A first-person role playing survival horror game, Call of Cthulhu was developed by Cyanide and published by Focus Home Interactive. As its title suggests, it is heavily inspired by H.P. Lovecraft’s short story, The Call of Cthulhu while incorporating other Lovecraftian themes and horrors.
Simply put if you’re a fan of Lovecraft then this is a must play. Even if you’re not too familiar with the horror master’s work it is still worth experiencing as the story is very well told.
Players take on the role of private investigator Edward Pierce. A damaged war veteran who has horrifying nightmares and medicates with alcohol. After a particularly disturbing nightmare (the opening playable segment) Pierce awakes in his office. He is visited by a man who wants Pierce to investigate the death of his daughter, a famous painter named Sarah Hawkins.
According to police reports; Sarah, her husband Charles and their young son all died in a fire that started in the family mansion. However, Sarah’s father isn’t convinced that foul play wasn’t the cause. After showing Pierce the final painting that Sarah did, Pierce also begins to suspect her death may not be as straightforward as it seems.
He agrees to take the case and heads off to Darkwater Island where the Hawkins mansion is situated. Darkwater is an odd place, where local beliefs and the culture doesn’t gel with Pierce’s attitude.
Once a thriving island thanks to the booming whaling industry, the whales just disappeared and the island has fallen into shadows since. Those that still live there are superstitious and suspicious of outsiders, especially ones who are looking to dig up the past.
As Pierce, players are tasked with investigating the island and surrounding areas (semi-open world) to uncover the truth behind Sarah Hawkins’ death. Was it just an unfortunate accident or is something far sinister going on here?
The story of Call of Cthulhu is fantastic and the deeper into the mystery Pierce goes, the player goes too. Incredibly immersive, the crafting of such a deep and dark plot is worth commending.
Part of that immersion comes from the fantastic visuals of the game as well as the music/sound effects and voice acting. A serious amount of time and effort was put into making Call of Cthulhu as great as it possibly could be. From the moment players first step onto the creaking and rotting docks of Darkwater to the exploration of the Hawkins’ Mansion to the cold, damp and terrifying caves around the island, it’s hard not to be impressed.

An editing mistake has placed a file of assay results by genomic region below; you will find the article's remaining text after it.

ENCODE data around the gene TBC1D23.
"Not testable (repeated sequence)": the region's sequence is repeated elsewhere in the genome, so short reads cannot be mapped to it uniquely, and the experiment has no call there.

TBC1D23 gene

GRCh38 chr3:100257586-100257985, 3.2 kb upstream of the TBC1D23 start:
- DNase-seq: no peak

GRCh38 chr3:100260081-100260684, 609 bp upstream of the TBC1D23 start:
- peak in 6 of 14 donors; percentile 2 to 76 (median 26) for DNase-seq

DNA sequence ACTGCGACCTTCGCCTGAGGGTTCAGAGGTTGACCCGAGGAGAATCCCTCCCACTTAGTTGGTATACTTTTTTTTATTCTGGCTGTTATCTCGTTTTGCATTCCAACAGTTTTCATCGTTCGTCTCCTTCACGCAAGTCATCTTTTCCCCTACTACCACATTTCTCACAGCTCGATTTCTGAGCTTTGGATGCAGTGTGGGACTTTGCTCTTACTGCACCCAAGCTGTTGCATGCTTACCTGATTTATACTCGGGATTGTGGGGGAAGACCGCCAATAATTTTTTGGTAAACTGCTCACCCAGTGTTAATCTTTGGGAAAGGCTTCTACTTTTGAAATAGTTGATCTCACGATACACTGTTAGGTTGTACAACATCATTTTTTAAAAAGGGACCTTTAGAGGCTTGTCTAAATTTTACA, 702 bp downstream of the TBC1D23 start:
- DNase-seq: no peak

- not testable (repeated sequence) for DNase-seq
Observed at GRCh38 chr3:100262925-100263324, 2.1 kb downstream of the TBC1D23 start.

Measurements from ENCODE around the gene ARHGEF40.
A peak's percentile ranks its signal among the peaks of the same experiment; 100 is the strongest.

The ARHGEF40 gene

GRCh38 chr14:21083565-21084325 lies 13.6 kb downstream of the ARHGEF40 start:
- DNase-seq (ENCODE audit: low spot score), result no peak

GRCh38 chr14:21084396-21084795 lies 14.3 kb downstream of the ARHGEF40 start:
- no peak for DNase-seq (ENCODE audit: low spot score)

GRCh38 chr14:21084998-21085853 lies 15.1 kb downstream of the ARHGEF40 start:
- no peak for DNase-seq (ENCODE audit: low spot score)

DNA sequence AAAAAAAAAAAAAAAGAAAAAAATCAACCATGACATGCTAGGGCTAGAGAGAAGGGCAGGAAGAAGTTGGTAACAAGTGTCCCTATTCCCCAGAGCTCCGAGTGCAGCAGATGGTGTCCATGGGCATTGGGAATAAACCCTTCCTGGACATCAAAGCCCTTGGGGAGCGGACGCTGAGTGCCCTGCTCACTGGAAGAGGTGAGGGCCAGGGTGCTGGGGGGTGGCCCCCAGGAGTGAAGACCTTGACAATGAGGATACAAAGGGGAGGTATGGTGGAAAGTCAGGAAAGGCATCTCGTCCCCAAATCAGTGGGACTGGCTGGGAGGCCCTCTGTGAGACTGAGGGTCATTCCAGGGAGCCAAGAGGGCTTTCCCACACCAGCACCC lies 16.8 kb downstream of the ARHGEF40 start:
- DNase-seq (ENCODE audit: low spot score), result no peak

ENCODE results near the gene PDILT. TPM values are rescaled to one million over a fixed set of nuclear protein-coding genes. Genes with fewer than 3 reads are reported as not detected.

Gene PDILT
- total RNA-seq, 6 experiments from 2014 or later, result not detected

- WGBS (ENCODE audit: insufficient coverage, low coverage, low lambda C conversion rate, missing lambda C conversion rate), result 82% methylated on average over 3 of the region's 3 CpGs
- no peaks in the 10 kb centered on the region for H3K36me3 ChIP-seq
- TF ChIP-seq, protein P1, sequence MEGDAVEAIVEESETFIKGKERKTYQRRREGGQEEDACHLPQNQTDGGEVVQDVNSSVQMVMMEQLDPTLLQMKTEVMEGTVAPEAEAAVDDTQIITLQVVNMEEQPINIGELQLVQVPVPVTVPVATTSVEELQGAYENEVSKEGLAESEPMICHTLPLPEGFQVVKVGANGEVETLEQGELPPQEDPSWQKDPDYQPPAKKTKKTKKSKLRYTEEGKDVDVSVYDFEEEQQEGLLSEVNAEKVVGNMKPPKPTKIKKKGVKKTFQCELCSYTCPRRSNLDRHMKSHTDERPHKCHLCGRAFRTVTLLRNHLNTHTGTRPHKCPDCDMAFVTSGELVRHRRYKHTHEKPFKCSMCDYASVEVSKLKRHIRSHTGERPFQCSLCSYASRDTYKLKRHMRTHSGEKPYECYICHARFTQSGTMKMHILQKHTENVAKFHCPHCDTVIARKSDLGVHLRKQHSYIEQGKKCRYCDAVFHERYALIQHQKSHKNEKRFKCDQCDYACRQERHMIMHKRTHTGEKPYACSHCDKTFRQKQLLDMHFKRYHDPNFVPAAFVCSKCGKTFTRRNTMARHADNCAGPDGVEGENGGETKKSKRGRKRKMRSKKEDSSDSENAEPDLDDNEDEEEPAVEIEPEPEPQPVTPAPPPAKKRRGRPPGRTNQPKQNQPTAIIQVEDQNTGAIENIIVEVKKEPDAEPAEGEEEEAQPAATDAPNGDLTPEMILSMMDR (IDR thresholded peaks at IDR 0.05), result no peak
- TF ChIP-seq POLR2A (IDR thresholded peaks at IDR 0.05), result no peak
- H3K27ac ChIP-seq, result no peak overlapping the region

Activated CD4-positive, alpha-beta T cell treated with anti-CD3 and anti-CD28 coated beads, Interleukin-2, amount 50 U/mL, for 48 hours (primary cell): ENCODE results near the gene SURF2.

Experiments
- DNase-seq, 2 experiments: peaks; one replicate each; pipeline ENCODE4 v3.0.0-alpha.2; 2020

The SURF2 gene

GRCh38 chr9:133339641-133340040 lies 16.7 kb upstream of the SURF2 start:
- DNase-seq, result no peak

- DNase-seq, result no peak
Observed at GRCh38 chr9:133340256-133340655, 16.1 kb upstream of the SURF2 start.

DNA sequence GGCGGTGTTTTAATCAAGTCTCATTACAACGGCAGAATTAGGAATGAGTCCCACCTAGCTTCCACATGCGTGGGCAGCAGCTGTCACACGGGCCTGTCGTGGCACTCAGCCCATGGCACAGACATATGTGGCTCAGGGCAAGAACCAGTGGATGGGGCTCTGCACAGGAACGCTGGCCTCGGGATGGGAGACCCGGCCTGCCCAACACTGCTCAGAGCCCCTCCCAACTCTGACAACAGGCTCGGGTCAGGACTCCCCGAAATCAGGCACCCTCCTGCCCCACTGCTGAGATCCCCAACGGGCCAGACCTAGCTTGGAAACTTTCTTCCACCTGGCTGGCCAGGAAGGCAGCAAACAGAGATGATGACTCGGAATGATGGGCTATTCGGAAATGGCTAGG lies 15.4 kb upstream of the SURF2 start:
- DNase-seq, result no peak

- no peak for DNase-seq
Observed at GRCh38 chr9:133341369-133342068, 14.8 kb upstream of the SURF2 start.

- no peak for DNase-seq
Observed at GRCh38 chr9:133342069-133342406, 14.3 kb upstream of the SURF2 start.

The detail in characters is just as impressive too and with a cast of interesting individuals each stands out in their own way.
Of course, all this would just be window dressing if actual gameplay wasn’t up to scratch. Happily it is, although it’s perhaps not where the quality of the game lies.
Playing from the first person perspective, Call of Cthulhu is not about picking up weapons and going on a rampage. In fact there is only one segment near the end where Pierce will wield such an item and you’ll get to use it.
Instead, you play this as the character does. He is a PI so your job is to investigate. That includes exploring, finding items, looking for clues and solving puzzles. Players can level up skills that Pierce has making certain tasks and events easier to navigate. For example spend some of your skill points in improving Pierce’s speech abilities and you’ll have more options available during dialogue. Spend skill points on improving Pierce’s ability to find hidden items and you’ll find objects that give more detail of events.
When faced with a crime scene, a special mode can be entered where Pierce can retrace the events that occurred to create a fuller picture. This sounds interesting but isn’t as it’s just a matter of finding a set number of objects that trigger Pierce’s comments.
Then there are occasional action sequences where you might be chasing someone down or running away while a cave collapses around you. These are short and require little in the way of skill, just keep moving forward.
The lengthiest and most in-depth sequences involve stealth and crop up a couple of times. One such segment tasks the player with escaping a mental institution. After getting out of his cell, players must find a way to distract the guards by the exit. However, night patrols are in session and being spotted by a guard will result in a game over screen. In attempt to make this far less frustrating then it could be, the developer decided to make the AI braindead. Moving in patterns that are easy to work out.
There is something far less immersive about the game when you can get a guard to investigate a screaming prisoner only for him to stand outside the cell gormlessly before disappearing altogether completely.
Then there is the ‘fight’ with a Lovecraftian horror, easily the most frustrating part of the game. Frustrating because it is trial and error with the idea being for players to find an item that can dispatch the creature. Except there are loads of similar looking items and with the creature roaming and the lighting of the environment, finding the right one can be an extremely annoying task. Especially as any noise you make brings the creature your way and it will almost always kill you.
Events like this inevitably have a bearing on Pierce’s sanity, something that the game implies is important but never really comes to fruition. Decisions that you make tell you that it will affect your fate but the multiple endings aren’t massively different. In fact, there is only one that really stands out as the one to see. A deliciously twisted and horrifying finale.
Things like this detract from the overall experience of Call of Cthulhu but it doesn’t stop it being a fantastic tale of Lovecraftian horror. This is the best Cthulhu game I have personally ever played and for the story and visuals alone, it is well worth playing.
Call of Cthulhu
The Final Score - 7/10